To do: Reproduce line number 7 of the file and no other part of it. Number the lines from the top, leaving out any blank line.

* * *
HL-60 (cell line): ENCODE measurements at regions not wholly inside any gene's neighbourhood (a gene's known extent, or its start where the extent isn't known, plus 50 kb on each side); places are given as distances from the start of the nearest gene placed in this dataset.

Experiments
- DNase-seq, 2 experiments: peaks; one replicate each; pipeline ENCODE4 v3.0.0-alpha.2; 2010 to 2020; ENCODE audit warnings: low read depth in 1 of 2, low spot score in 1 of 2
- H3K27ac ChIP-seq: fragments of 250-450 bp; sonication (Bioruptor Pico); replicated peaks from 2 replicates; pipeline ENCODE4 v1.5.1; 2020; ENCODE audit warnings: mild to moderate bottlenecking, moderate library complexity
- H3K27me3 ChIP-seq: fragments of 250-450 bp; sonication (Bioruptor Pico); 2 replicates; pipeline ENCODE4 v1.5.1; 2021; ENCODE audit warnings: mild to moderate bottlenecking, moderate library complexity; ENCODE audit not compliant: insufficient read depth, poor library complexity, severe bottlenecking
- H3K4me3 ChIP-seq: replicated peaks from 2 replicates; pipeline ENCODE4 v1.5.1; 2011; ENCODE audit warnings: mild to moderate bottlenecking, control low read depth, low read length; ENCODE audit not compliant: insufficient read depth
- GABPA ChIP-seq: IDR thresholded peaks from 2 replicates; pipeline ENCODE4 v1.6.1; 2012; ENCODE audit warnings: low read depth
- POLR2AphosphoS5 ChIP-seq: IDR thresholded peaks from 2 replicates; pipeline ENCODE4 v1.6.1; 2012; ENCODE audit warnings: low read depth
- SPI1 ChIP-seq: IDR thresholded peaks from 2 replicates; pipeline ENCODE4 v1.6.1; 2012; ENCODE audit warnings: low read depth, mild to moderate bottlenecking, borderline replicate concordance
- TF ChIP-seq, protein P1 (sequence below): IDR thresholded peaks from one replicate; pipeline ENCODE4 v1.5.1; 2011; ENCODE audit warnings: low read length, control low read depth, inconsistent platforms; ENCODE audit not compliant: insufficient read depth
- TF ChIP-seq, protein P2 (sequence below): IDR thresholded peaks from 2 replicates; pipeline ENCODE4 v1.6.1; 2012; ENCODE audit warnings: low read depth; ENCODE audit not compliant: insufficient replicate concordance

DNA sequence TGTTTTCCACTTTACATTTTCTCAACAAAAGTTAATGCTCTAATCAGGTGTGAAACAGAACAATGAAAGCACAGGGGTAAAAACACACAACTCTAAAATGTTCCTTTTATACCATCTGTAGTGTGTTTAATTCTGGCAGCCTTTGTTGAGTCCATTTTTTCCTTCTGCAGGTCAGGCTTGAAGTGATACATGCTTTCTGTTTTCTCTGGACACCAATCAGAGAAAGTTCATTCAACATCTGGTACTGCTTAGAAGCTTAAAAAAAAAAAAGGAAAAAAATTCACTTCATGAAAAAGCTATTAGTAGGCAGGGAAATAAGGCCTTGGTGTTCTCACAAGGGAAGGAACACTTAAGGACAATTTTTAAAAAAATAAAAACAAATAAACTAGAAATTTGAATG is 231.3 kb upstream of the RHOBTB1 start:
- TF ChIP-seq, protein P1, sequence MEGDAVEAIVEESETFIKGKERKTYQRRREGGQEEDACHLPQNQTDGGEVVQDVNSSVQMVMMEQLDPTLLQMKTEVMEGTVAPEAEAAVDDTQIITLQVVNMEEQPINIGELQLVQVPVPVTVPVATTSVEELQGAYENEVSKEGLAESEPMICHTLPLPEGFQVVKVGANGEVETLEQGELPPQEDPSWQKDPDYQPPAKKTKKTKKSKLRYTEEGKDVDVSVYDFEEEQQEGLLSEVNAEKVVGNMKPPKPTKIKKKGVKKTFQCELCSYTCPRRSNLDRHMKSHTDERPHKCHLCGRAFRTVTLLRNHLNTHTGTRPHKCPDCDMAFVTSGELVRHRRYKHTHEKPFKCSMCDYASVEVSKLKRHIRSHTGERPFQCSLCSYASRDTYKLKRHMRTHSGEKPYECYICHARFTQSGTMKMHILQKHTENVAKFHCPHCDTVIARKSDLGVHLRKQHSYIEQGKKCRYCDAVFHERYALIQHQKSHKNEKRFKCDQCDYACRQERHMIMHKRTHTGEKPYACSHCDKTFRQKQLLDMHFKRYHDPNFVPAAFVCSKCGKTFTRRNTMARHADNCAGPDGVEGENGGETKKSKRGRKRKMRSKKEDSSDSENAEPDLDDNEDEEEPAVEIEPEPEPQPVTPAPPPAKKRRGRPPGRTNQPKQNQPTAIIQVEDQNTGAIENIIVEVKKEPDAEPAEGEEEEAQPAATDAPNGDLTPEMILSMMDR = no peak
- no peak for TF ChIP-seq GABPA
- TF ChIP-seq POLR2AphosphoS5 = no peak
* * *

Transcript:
- GABPA ChIP-seq: IDR thresholded peaks from 2 replicates; pipeline ENCODE4 v1.6.1; 2012; ENCODE audit warnings: low read depth